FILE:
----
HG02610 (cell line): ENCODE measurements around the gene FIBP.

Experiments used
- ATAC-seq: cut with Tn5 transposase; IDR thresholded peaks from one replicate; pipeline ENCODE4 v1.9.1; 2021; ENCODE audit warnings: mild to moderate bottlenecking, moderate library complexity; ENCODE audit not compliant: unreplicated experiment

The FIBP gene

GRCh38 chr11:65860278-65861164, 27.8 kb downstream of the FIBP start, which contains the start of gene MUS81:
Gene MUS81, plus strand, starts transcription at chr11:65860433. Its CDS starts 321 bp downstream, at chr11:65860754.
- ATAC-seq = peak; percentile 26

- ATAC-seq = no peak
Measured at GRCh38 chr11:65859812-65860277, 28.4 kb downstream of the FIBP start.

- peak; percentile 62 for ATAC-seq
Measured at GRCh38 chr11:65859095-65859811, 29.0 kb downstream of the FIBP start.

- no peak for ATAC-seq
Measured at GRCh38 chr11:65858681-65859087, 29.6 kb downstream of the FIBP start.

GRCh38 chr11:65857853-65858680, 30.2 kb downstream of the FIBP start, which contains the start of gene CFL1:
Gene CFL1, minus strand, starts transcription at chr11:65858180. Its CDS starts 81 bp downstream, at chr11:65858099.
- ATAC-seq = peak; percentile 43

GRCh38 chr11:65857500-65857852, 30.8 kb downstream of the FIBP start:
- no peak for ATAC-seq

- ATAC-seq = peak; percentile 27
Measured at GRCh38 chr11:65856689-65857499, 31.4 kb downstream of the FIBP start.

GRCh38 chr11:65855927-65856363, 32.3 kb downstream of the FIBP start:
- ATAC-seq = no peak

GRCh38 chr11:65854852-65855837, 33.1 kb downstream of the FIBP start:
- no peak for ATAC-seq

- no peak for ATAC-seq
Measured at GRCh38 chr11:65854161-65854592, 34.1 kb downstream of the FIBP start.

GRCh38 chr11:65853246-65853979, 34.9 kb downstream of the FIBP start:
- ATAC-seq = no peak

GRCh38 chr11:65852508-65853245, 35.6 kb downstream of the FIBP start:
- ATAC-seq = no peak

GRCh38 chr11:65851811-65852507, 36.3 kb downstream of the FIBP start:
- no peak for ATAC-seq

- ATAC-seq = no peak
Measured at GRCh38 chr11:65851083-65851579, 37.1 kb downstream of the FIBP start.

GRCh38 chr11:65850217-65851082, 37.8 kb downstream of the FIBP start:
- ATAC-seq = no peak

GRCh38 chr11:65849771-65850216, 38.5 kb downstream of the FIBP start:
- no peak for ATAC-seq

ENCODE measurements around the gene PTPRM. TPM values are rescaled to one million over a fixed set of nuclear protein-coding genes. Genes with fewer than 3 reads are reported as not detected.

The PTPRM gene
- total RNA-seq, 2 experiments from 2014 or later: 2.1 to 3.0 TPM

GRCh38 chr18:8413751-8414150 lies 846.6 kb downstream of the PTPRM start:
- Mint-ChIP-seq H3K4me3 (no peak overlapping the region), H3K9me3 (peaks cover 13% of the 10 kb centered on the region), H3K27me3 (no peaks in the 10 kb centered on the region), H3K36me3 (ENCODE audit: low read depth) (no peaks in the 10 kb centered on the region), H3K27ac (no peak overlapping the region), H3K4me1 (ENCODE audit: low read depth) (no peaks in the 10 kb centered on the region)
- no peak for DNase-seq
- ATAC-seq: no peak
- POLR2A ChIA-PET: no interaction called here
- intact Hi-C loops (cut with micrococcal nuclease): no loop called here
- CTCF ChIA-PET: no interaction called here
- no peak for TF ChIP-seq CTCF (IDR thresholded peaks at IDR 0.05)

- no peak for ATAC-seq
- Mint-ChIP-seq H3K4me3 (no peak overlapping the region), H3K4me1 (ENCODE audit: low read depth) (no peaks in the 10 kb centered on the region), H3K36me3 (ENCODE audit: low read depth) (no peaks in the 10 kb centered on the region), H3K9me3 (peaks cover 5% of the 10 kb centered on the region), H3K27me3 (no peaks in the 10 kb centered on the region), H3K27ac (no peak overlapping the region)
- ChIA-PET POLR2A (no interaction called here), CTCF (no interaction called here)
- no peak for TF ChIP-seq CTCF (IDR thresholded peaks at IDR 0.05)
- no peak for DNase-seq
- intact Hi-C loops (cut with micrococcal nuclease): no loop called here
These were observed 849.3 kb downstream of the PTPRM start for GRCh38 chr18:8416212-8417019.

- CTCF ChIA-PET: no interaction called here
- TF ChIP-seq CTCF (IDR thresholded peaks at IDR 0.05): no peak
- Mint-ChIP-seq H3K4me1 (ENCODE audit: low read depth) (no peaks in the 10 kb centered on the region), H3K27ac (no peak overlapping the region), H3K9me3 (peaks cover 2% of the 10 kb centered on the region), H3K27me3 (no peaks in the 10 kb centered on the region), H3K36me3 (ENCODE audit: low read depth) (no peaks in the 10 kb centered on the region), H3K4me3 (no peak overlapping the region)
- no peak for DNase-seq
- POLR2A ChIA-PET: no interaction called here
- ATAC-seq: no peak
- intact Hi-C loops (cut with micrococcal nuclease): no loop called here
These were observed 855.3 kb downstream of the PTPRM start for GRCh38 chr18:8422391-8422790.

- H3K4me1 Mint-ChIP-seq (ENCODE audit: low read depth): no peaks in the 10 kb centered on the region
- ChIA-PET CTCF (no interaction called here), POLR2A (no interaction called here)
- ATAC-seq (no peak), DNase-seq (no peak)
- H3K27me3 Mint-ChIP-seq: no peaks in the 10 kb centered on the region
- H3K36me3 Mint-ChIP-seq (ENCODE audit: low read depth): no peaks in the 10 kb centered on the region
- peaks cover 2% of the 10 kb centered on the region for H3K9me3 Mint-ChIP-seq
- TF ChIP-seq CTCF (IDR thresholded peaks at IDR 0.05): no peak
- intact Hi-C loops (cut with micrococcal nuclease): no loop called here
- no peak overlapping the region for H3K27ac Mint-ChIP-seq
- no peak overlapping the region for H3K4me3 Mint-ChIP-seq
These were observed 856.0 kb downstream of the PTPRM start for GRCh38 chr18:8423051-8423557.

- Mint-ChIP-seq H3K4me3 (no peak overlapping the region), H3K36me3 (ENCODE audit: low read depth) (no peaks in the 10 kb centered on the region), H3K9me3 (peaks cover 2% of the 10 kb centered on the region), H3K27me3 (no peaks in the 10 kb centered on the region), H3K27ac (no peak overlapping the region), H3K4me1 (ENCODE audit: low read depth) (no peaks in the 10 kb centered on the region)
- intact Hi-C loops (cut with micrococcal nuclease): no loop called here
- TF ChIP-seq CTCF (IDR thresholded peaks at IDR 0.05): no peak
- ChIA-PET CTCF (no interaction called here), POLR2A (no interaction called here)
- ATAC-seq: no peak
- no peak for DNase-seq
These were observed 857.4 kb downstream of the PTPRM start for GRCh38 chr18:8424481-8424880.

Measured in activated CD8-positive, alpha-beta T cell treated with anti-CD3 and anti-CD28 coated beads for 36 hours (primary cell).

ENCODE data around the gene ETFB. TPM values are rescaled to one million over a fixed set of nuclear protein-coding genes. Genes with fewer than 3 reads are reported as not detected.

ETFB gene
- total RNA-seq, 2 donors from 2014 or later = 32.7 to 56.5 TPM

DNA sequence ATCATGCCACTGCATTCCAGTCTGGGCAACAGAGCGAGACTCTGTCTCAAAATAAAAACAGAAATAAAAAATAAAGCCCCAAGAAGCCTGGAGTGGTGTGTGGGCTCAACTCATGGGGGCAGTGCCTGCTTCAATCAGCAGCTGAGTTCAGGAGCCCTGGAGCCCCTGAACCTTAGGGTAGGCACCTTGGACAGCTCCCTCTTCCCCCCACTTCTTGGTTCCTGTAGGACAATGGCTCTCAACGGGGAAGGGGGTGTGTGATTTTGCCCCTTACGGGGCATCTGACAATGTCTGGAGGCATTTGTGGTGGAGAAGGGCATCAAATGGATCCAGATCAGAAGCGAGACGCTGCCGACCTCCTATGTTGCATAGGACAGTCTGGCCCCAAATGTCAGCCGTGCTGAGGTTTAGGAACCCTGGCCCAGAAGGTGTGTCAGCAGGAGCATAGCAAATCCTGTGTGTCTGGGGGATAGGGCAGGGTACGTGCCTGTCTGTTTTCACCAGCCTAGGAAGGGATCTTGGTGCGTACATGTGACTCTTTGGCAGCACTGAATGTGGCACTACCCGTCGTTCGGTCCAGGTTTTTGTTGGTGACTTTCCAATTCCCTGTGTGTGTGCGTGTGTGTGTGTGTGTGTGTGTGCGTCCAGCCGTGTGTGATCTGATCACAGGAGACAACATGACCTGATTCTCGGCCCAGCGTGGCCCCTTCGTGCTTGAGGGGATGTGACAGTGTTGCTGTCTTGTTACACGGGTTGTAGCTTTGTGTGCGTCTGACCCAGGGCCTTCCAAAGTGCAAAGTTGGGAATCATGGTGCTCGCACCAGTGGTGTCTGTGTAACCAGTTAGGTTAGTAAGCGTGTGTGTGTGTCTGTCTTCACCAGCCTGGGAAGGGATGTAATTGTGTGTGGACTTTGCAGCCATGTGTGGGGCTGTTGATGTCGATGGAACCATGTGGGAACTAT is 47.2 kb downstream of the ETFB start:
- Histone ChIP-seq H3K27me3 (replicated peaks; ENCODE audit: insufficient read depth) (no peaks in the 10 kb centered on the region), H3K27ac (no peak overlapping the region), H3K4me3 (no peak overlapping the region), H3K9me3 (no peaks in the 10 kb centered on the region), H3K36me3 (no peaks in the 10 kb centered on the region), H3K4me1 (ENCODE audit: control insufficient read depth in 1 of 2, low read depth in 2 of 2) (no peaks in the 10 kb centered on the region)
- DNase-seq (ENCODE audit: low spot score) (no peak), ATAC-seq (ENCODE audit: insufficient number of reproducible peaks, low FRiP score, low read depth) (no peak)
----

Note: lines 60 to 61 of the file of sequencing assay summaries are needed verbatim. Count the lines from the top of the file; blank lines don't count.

- no peak for DNase-seq
- POLR2A ChIA-PET: no interaction called here